Clarifications from Colorado Attorney General Would Ease Insights Industry Compliance with Colorado Privacy Act - Articles

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02Feb

Clarifications from Colorado Attorney General Would Ease Insights Industry Compliance with Colorado Privacy Act

With Colorado’s new comprehensive privacy law coming into effect this summer, the Insights Association called for clarifications in the proposed rules to aid compliance by the insights industry.

The Colorado Privacy Act, enacted in 2021, comes into effect on July 1, 2023. The Act adds consumer privacy rights, requires privacy notices, opt in to process sensitive data, data protection assessments for high-risk processing activities, and data processing agreements, among other things. The law has similarities to, but by no means meshes perfectly with, other state privacy laws becoming effective this year. The state Attorney General (AG) recently released a third draft of regulations implementing the Act, but has been working on rules since last fall.

In comments filed with the state Attorney General (AG) on January 31, 2023, the Insights Association asked for clarification that the exception from the definition of “targeted advertising” in the Act covers both internal first-party audience measurement and independent audience measurement, for all kinds of content (not just advertising).

“Audience measurement, particularly independent audience measurement, builds the currency upon which advertising and other content, online and off, is valued, and collects covered data about individuals for the purpose of understanding groups,” IA said.

IA also called upon the AG to determine which opt out mechanism will be recognized for the Colorado Privacy Act now, taking “into account the cost of implementing such mechanisms, and which mechanisms are presently being offered in the market as stand-alone technology solutions (rather than components of a larger package) to help medium- and smaller-sized businesses comply.”

Further, the Insights Association strongly urged the AG “to continue to draft rules so that separate privacy policies and even stand-alone, state-specific sections within a given privacy policy are not required.” With already “five different state consumer privacy laws in effect across the United States” by the end of 2023, IA observed that “[a] proliferation of state state-specific notices and disclosures will confuse consumers and not meaningfully further consumer privacy.”

IA also asked the AG to clarify that the same verbiage required by the California Privacy Rights Act (CPRA) as the text for an opt-out link would satisfy the Colorado regulations in place of the AG’s proposed examples (“Colorado Opt-Out Rights,” “Personal Data Use Opt-Out,” and “Your Opt-Out Rights”).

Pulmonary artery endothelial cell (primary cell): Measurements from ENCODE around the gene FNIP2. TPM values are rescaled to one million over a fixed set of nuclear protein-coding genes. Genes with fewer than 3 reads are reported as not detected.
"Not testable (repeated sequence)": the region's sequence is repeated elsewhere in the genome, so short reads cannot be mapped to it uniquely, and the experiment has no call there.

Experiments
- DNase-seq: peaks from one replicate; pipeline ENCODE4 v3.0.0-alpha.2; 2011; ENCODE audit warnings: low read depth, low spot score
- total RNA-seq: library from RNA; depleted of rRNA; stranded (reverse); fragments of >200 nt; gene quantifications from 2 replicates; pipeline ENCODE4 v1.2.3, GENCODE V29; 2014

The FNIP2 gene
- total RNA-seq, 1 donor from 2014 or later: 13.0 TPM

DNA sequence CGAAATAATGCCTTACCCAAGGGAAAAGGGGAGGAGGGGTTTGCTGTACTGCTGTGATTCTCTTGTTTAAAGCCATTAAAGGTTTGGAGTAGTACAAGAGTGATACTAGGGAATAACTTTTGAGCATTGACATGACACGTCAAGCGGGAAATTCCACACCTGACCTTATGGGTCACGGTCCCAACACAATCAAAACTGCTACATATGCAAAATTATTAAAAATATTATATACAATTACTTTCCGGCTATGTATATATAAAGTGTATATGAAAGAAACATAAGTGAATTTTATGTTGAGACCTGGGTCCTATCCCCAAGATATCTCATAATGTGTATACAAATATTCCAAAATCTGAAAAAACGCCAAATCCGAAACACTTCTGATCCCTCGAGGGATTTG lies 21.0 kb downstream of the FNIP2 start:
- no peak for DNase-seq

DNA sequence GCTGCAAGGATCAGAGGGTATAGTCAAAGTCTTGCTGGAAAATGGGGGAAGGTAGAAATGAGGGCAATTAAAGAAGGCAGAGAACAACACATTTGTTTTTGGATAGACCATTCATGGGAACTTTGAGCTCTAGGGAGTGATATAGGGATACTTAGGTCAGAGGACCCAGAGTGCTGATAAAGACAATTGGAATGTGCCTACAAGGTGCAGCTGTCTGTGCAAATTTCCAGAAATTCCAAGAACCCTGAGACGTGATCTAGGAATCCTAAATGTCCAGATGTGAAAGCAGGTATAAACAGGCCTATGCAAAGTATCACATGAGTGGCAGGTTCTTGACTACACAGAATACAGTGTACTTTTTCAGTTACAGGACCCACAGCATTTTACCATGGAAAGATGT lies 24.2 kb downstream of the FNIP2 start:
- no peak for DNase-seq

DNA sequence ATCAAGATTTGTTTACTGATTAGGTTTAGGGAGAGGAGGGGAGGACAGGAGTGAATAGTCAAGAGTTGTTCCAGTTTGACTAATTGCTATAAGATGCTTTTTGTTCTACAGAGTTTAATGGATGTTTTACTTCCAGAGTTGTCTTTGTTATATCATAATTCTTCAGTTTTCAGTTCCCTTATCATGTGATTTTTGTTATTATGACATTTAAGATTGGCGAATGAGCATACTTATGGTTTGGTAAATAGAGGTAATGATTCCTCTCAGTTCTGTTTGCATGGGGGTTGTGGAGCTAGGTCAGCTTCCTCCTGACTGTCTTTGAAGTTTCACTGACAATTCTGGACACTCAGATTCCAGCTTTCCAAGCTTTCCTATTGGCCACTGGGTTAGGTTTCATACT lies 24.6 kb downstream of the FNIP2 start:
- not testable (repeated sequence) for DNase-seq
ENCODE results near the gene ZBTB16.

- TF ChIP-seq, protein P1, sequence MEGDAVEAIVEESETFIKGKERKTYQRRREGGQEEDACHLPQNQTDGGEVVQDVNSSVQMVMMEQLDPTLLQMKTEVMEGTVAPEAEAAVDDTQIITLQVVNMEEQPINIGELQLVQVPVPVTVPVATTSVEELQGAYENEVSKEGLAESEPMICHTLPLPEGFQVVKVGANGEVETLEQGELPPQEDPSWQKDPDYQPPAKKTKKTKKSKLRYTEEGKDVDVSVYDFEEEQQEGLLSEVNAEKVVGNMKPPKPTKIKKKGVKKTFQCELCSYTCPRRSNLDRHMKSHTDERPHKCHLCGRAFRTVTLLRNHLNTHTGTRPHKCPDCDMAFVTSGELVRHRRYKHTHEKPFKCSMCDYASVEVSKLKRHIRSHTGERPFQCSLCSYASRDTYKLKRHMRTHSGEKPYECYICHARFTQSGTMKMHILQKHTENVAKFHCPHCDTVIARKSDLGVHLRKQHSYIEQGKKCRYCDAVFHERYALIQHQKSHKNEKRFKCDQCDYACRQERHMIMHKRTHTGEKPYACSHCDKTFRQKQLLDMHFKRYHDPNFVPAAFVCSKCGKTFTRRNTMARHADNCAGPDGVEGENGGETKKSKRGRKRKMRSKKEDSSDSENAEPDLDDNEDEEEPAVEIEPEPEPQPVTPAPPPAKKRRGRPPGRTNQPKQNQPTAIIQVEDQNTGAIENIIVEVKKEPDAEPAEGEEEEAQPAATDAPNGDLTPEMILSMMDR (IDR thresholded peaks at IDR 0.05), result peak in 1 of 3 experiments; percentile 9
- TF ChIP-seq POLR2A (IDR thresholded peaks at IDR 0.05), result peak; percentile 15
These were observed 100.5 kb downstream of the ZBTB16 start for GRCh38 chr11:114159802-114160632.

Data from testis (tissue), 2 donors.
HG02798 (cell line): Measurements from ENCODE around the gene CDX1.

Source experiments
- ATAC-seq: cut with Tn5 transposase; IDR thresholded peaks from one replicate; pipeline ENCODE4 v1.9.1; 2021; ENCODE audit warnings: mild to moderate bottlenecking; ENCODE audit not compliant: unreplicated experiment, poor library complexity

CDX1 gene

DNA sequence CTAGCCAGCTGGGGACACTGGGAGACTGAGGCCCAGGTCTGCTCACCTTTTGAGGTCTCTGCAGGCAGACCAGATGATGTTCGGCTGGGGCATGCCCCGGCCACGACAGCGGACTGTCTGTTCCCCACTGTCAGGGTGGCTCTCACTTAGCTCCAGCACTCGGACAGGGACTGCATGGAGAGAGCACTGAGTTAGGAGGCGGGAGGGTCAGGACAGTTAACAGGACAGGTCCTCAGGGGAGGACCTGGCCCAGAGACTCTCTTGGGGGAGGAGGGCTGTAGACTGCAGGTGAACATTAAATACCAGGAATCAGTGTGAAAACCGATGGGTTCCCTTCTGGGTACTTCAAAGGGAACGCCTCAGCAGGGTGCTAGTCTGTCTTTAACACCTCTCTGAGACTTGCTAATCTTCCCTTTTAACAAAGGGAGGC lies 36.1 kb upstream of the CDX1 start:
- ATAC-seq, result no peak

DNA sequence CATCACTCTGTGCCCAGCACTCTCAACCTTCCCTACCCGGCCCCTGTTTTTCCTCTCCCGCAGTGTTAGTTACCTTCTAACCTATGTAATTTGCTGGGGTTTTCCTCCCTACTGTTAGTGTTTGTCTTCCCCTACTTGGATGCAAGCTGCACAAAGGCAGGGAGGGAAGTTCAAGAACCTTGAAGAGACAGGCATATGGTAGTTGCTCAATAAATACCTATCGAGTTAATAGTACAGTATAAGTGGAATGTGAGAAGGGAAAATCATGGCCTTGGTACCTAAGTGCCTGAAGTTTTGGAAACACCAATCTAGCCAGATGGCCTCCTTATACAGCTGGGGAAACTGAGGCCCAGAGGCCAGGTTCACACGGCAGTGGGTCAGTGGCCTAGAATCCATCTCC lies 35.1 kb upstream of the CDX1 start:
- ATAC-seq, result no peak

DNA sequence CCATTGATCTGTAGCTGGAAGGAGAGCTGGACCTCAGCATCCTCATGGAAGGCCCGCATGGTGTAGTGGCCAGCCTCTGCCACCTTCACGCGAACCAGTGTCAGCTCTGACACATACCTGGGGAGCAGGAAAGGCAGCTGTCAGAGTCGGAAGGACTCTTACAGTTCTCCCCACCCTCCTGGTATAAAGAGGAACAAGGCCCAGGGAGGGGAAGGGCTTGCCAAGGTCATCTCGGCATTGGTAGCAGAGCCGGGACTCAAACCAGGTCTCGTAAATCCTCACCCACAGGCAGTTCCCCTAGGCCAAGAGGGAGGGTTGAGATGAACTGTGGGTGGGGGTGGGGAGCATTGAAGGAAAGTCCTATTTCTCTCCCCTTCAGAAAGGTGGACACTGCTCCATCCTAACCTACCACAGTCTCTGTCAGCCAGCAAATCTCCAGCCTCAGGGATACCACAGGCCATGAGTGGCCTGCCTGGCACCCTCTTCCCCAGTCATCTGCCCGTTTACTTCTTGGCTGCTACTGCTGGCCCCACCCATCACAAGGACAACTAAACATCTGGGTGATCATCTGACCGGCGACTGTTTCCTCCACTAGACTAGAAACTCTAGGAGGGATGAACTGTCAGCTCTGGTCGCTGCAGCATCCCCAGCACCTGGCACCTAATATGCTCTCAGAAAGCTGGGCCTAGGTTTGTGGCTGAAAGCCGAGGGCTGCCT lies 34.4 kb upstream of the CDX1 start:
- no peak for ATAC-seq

In addition, the Insights Association urged the AG to clarify that “where a research subject provides sensitive data (e.g., demographic information concerning race/ethnicity) as part of a market research study, it would be ‘obvious’ that such sensitive data is going to be processed for research purposes, including without limitation to provide research clients with insights into the preferences of specific demographic groups.”

Finally, IA asked that the designation of a consumer’s authorized agent for submitting requests under the Act be limited “to minors, and elderly or incapacitated individuals.”

The Insights Association will continue to pursue a comprehensive federal privacy law most conducive to insights, while preempting the patchwork of state laws. In the meantime, insights companies and organizations need to do everything they can to comply with these laws, and IA hopes that the clarifications requested from the Colorado Attorney General will make such compliance easier in Colorado.

-- IA comments on the Colorado Privacy Act (1/31/23)

About the Author

Howard Fienberg

Howard Fienberg

Based in Washington, DC, Howard is the Insights Association's lobbyist for the marketing research and data analytics industry, focusing primarily on consumer privacy and data security, the Telephone Consumer Protection Act (TCPA), tort reform, and the funding and integrity of the decennial Census and the American Community Survey (ACS). Howard has more than two decades of public policy experience. Before the Insights Association, he worked in Congress as senior legislative staffer for then-Representatives Christopher Cox (CA-48) and Cliff Stearns (FL-06). He also served more than four years with a science policy think tank, working to improve the understanding of scientific and social research and methodology among journalists and policymakers. Howard is also co-director of The Census Project, a 900+ member coalition in support of a fair and accurate Census and ACS. He has also served previously on the Board of Directors for the National Institute for Lobbying and Ethics and and the Association of Government Relations Professionals. Howard has an MA International Relations from the University of Essex in England and a BA Honors Political Studies from Trent University in Canada, and has obtained the Certified Association Executive (CAE), Professional Lobbying Certificate (PLC) and the Public Policy Certificate (PPC). When not running advocacy for the Insights Association, Howard enjoys hockey, NFL football, sci-fi and horror movies, playing with his dog, and spending time with family and friends.

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